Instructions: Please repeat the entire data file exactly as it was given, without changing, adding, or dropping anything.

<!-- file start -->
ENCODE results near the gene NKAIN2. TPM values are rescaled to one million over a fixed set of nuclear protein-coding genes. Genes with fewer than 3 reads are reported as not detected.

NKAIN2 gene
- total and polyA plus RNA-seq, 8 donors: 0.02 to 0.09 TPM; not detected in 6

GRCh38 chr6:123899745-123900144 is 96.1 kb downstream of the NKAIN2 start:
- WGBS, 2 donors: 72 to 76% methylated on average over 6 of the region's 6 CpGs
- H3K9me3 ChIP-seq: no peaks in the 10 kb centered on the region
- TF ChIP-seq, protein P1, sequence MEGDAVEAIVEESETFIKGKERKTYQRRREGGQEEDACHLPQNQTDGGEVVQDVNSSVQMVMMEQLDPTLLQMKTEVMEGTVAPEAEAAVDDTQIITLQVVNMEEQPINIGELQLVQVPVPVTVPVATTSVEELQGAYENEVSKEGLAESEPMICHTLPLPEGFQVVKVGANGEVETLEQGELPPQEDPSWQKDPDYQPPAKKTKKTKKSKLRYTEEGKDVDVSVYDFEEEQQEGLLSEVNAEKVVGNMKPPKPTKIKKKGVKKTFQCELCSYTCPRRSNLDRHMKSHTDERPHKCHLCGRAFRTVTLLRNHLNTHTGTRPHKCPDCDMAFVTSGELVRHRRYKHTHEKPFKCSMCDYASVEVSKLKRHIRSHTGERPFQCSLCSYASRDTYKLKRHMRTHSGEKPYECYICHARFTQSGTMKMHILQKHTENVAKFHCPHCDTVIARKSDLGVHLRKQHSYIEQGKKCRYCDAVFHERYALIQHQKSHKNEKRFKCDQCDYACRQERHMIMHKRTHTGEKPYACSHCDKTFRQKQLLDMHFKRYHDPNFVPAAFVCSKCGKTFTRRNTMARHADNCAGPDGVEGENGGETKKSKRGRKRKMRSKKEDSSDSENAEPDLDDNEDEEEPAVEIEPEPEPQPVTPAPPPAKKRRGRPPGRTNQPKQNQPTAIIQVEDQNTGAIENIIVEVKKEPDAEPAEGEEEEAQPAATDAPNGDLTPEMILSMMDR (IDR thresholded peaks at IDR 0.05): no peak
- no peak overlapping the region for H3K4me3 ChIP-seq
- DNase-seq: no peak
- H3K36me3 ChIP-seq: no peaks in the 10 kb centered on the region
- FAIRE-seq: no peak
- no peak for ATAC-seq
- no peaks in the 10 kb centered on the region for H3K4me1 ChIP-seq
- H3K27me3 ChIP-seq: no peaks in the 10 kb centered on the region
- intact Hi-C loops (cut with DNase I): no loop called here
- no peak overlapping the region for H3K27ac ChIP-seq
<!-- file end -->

ENCODE results near the gene NKAIN2. TPM values are rescaled to one million over a fixed set of nuclear protein-coding genes. Genes with fewer than 3 reads are reported as not detected.

NKAIN2 gene
- total and polyA plus RNA-seq, 8 donors: 0.02 to 0.09 TPM; not detected in 6

GRCh38 chr6:123899745-123900144 is 96.1 kb downstream of the NKAIN2 start:
- WGBS, 2 donors: 72 to 76% methylated on average over 6 of the region's 6 CpGs
- H3K9me3 ChIP-seq: no peaks in the 10 kb centered on the region
- TF ChIP-seq, protein P1, sequence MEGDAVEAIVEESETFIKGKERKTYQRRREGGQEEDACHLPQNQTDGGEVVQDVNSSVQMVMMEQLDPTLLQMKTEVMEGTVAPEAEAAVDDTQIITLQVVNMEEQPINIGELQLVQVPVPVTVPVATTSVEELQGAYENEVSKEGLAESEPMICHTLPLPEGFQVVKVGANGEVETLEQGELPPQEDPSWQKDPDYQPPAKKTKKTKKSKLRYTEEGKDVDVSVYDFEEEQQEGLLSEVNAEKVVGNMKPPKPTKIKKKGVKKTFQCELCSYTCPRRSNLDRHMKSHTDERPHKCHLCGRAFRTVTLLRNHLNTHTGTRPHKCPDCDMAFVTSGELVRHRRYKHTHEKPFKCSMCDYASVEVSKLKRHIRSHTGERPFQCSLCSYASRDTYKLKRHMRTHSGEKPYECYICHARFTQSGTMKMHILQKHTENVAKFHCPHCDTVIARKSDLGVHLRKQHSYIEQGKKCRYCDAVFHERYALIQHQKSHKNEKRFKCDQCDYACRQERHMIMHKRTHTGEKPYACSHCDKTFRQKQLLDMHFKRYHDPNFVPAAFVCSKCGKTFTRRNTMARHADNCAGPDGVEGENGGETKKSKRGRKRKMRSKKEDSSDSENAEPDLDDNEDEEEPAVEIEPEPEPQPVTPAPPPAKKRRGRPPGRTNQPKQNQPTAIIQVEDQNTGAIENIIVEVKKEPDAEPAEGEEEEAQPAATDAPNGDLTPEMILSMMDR (IDR thresholded peaks at IDR 0.05): no peak
- no peak overlapping the region for H3K4me3 ChIP-seq
- DNase-seq: no peak
- H3K36me3 ChIP-seq: no peaks in the 10 kb centered on the region
- FAIRE-seq: no peak
- no peak for ATAC-seq
- no peaks in the 10 kb centered on the region for H3K4me1 ChIP-seq
- H3K27me3 ChIP-seq: no peaks in the 10 kb centered on the region
- intact Hi-C loops (cut with DNase I): no loop called here
- no peak overlapping the region for H3K27ac ChIP-seq